Thanks to my newfound love of the hip hop musical history Hamilton, I’ve been reading some of the Founding Father’s correspondence on founders.archives.gov. I’d recommend the hobby to anyone. Few pleasures compare to going through someone else’s mail – all the more so if they happened to have started your country.
There’s a lot worth writing about in those archives, but one thing that jumped out of me in particular was a letter Jefferson wrote to John Jay on September 19th, 1789 while America’s Minister to France. Shortly before his departure, Jefferson began writing regular updates on the state of internal politics in Revolutionary France to John Jay, then Secretary of Foreign Affairs for the nascent United States.
“Civil war is much talked of and expected: and this talk and expectation has a tendency to beget it. What are the events which may produce it? The want of bread… A public bankruptcy…[and] the absconding of the king from Versailles.
This [last] has for some time been apprehended as possible. In consequence of this apprehension, a person whose information would have weight, wrote to the Count de Montmorin adjuring him to prevent it by every possible means, and assuring him that the flight of the king would be the signal of a St. Barthelemi against the aristocrats in Paris and perhaps thro the kingdom. M. de Montmorin shewed the letter to the queen, who assured him solemnly that no such thing was in contemplation. His shewing it to the queen proves he entertained the same distrust with the public. It may be asked what is the queen disposed to do in the present situation of things? Whatever rage, pride and fear can dictate in a breast which never knew the presence of one moral restraint.”
There is much of interest in this correspondence – the casual contempt Jefferson possesses for the morals of the 33-year old Marie Antoinette and the perilous political situation in France are both crystal clear. But neither of these things are new for any reasonably educated student of history. No, what I find fascinating is the particular reference Jefferson uses to warn of a potential massacre of the French aristocracy.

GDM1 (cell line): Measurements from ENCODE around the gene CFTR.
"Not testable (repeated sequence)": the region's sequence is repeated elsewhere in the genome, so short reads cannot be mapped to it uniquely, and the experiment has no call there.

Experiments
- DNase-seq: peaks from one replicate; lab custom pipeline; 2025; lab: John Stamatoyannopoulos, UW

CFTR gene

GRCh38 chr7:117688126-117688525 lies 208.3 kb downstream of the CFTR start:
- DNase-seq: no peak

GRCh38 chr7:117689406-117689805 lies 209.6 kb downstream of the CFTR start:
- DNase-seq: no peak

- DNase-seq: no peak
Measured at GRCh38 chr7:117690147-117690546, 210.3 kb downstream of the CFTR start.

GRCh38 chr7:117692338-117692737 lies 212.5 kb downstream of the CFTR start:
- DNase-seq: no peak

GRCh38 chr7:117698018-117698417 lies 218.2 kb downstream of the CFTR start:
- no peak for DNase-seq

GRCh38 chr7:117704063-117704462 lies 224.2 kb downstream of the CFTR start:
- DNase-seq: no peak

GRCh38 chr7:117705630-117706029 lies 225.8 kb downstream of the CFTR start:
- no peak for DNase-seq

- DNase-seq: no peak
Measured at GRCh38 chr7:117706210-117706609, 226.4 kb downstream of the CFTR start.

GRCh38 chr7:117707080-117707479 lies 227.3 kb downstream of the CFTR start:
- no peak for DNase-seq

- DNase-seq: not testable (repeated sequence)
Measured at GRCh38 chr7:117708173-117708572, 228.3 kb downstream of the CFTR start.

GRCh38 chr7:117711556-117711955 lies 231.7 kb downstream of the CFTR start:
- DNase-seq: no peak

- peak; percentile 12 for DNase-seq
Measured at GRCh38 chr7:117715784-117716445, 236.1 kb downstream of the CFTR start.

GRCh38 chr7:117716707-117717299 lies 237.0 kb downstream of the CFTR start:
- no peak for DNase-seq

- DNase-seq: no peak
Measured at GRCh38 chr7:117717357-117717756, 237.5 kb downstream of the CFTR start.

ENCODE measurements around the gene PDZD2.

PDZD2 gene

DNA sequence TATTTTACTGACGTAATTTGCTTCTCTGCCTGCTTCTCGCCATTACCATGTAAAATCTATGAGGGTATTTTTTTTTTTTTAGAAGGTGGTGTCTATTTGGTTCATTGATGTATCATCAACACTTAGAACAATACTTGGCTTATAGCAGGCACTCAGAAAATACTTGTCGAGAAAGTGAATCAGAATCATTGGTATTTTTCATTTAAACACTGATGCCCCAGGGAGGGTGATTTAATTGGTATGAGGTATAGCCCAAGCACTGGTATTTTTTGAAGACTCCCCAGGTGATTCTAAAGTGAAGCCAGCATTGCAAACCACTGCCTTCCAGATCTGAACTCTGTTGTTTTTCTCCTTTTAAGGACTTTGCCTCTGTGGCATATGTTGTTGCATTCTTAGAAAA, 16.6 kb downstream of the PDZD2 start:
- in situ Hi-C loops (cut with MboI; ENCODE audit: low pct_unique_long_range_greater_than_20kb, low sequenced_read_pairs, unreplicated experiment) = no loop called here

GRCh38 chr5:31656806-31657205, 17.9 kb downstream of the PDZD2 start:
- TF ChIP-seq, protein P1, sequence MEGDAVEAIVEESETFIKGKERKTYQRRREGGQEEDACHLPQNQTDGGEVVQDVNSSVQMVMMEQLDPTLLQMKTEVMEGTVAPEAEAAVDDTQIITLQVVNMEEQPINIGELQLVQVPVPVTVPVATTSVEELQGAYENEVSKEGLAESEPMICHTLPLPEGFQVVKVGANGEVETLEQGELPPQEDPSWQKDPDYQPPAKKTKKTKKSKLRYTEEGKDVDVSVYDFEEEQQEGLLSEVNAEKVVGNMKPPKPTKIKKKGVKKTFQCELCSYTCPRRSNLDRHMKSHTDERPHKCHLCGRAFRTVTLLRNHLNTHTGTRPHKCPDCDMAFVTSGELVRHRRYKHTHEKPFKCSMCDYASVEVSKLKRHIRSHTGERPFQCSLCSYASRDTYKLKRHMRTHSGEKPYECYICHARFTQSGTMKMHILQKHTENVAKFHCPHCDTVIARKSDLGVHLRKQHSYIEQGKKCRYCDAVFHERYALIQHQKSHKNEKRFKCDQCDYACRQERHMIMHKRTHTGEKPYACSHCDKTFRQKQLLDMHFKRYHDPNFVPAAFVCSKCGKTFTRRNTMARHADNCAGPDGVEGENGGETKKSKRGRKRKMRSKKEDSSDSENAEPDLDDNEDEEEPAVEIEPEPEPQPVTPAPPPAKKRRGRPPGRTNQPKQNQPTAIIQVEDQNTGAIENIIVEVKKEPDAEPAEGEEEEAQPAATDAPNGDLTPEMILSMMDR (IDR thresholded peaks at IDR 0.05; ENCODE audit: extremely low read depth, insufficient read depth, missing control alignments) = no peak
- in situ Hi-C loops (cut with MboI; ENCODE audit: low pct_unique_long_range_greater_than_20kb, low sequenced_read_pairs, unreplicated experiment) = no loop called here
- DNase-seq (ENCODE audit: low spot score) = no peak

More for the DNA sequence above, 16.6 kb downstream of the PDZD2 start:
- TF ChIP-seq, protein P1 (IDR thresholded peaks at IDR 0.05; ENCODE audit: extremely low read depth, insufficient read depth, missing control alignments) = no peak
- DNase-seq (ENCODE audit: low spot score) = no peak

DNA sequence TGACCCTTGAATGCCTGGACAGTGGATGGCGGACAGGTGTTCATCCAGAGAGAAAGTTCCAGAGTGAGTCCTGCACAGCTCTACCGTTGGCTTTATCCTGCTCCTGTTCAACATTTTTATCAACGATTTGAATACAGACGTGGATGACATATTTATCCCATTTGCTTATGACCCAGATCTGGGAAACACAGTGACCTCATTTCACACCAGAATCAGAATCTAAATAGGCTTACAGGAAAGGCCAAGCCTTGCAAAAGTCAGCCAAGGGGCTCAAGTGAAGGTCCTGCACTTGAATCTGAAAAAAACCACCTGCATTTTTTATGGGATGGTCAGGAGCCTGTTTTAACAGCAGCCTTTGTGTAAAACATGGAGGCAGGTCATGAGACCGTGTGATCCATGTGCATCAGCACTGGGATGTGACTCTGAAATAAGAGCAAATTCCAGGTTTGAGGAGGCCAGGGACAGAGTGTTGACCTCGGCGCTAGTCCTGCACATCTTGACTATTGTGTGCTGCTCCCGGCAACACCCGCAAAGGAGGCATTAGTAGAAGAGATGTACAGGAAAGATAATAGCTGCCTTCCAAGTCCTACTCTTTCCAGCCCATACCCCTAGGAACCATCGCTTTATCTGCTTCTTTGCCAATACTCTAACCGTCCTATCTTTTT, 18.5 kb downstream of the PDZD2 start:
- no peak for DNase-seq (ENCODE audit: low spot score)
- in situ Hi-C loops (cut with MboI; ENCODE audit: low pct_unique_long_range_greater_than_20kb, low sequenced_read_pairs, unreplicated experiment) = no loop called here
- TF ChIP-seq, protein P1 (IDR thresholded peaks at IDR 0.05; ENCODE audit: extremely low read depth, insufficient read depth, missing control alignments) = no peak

“The flight of the king would be the signal of a St. Barthelemi against the aristocrats in Paris and perhaps thro the kingdom”
What is this St. Barthelemi that Jefferson and the French aristocracy feared? How well known must it have been that he felt he could drop it casually into an official diplomatic communication to his superiors in the new American government?
As it happens, I had heard the term previously – in Hillel Halkin’s excellent recent biography of Vladimir “Ze’ev” Jabotinsky, the founder of Revisionist Zionism. In 1898, over a hundred years after Jefferson’s letter, Jabotinsky attended a lecture by Nachum Syrkin, an early proponent of socialist Zionism. Jabotinsky, then an 18-year old law student at the University of Berne with little prior knowledge of Zionism, commented that he had insufficient knowledge of socialism to commit to that ideology, but he felt that Europe’s Jews must make plans to flee to Palestine as “the only hope of avoiding a Bartholomew’s Night”.
What was this St. Bartholomew’s Massacre? More importantly, how was it so well known that a world renowned statesman like Jefferson and a Jewish teenager like Jabotinsky could each casually drop it into conversation a century apart from each other, both with a perfect expectation of being understood by those around them?
The St. Bartholomew’s Day Massacre took place in 1572 during a brief interlude in the French Wars of Religion between the Catholic establishment and the Protestant Huguenots. Huguenot leaders had gathered in Paris, a rabidly Catholic city, to celebrate the upcoming wedding of the King’s sister Margaret, a Catholic, to the Protestant prince Henry of Navarre. The marriage was designed to cement a fragile peace between the warring factions.